Do I need a home inspection before buying a new home?
Are you buying your first home? Congratulations on this important milestone. While buying a home is exciting, it is essential to remember there are certain prerequisites to purchasing a new home.
A home inspection can reveal hidden issues, giving you a complete picture of your investment. You want to know about the home’s hidden problems before you make a down payment on your new home. Keep reading to learn more about how these inspections work and why they’re so important!
Mortgage lender and insurance requirements
The mortgage lender has a vested interest in the home’s condition and may ask you to get a home inspection. If the pest control or home inspection highlights structural defects, you may request the seller repair the property or negotiate a lower price. In addition, your home insurance company may require a home inspection before purchasing homeowners insurance.
Who pays for the home inspection?
According to Zillow, the inspection cost is the buyer’s responsibility if they decide to have it done before making the purchase. The cost of the inspection falls on the seller if they choose to have it done to address any problems before advertising their house for sale. The inspection price is never added to the mortgage or the closing costs; instead, it is always paid directly to the qualified inspector of your choice.
Items on the home inspection list
A home inspection can reveal potential problems before you buy your home. According to Realtor.com, here are some of the important items a home inspection may consist of:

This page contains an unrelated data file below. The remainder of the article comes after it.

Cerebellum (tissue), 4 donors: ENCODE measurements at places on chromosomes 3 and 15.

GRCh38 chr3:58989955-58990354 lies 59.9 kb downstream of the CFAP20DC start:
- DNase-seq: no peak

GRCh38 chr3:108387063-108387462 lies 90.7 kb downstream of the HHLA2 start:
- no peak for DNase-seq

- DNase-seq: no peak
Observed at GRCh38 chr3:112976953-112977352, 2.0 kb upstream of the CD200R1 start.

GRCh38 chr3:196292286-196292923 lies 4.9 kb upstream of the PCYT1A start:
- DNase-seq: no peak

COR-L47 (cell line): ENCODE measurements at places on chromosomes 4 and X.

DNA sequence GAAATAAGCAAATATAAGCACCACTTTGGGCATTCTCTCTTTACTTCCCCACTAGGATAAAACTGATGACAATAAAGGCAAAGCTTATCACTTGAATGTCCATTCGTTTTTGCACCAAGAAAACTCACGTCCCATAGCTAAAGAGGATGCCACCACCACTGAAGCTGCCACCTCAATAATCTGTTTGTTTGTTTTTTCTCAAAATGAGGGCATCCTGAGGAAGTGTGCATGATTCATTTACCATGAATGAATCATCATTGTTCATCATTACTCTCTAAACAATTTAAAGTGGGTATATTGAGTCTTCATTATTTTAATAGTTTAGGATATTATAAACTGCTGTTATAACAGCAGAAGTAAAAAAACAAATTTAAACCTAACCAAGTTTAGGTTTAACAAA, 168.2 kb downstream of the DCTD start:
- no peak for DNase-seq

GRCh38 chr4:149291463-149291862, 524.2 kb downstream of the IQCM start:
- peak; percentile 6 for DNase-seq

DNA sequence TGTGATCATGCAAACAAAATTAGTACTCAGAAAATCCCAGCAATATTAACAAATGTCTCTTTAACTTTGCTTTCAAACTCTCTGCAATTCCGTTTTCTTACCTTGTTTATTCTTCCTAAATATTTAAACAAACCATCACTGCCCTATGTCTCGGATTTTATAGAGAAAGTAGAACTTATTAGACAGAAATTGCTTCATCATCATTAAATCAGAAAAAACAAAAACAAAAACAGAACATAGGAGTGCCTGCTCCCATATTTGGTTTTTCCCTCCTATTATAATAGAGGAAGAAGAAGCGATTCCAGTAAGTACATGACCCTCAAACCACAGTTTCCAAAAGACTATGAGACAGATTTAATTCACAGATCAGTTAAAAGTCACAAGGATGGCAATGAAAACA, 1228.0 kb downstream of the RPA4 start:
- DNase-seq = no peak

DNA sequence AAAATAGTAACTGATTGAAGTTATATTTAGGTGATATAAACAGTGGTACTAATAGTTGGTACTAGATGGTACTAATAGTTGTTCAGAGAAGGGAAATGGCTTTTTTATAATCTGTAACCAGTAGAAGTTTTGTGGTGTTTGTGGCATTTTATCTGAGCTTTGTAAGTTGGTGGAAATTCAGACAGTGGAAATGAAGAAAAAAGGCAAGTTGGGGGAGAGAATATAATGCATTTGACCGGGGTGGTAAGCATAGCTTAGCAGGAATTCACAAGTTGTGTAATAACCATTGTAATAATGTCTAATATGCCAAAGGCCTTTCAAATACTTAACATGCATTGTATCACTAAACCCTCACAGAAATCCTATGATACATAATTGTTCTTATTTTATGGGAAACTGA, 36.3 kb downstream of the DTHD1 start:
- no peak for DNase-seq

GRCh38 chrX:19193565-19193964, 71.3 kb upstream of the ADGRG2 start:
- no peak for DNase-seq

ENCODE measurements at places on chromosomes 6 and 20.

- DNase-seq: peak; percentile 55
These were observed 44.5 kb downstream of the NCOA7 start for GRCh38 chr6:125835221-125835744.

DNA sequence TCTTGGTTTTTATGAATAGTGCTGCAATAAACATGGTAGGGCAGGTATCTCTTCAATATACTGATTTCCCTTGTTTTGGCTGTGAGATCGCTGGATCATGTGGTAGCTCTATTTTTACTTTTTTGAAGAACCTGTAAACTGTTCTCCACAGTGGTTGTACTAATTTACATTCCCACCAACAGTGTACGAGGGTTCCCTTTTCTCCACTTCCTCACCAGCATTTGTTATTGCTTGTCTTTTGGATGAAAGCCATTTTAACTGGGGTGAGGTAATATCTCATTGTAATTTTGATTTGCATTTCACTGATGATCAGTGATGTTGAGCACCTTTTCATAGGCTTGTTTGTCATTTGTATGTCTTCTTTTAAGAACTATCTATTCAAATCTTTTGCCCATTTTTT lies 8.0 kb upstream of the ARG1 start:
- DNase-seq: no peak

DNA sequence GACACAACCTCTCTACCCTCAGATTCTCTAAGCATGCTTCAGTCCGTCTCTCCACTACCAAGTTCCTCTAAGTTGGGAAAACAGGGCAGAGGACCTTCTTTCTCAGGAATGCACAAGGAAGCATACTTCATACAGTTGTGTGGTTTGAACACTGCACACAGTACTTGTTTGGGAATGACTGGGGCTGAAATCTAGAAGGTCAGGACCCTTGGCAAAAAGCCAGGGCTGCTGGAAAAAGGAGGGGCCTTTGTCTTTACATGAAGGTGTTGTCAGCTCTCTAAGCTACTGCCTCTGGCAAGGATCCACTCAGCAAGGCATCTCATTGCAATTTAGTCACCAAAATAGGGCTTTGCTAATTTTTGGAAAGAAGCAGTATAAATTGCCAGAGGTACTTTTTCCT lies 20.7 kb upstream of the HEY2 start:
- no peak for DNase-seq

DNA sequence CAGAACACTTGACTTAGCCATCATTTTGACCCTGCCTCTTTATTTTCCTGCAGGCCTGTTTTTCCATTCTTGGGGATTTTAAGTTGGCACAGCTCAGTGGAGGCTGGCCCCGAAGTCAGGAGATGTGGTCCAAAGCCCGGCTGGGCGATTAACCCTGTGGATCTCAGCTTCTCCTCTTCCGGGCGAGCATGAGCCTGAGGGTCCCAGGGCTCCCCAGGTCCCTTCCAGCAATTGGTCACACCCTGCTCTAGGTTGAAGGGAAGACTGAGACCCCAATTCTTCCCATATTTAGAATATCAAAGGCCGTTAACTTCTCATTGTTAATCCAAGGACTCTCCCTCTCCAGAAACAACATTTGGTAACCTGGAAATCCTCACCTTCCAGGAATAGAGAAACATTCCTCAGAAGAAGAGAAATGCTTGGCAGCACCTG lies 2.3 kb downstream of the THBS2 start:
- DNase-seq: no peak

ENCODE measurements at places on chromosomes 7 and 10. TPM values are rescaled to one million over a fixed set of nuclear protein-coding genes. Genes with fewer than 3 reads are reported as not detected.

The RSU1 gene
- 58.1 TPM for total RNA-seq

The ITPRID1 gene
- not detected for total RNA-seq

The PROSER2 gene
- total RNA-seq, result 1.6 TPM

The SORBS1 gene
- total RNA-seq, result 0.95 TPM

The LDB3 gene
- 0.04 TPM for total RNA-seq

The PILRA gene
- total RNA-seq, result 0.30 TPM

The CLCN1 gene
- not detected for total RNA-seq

- Foundation and Structure: Is the home’s foundation sturdy? The inspector will check that the sides, doors, and window frames are straight. Knowing foundation problems when purchasing an older home is vital, as foundation repairs can be costly.
- Electrical Inspection: Light switches, air conditioning, and heating systems, as well as the number and placement of electrical outlets in each room, will all be part of the electrical inspection.
- Roof: Ceiling drips and leaks in crawl spaces are indicators of problems with the roof, so inspectors check for faulty shingles and other sources of moisture in the attic. The inspector will also examine the gutters, chimneys, and skylights to see if there are any hidden issues.
- Plumbing: Pipes, drains, water heaters, water pressure, and temperature are all checked by inspectors, and they may be indicators of water damage or other plumbing problems.
- Exterior: A home inspection looks for cracks or decay in siding, wood exterior, and brickwork. The inspector checks the vinyl siding to see if it is bowed. On wood exteriors, the inspector will look for flaking paint and clearance between the exterior siding and the foundation to prevent moisture damage.
What if the home inspection reveals problems?
If a home inspection reveals deficiencies, it doesn’t necessarily mean you shouldn’t buy the house, only that you will know in advance what to expect. With the home inspection report in hand, you will have the tools you need to negotiate a lower purchase price which will help you pay for any required repairs.
A home inspection can give you peace of mind if you’re ready to buy your first home. Let us take the worry out of the home inspection process. Contact us to schedule your consultation!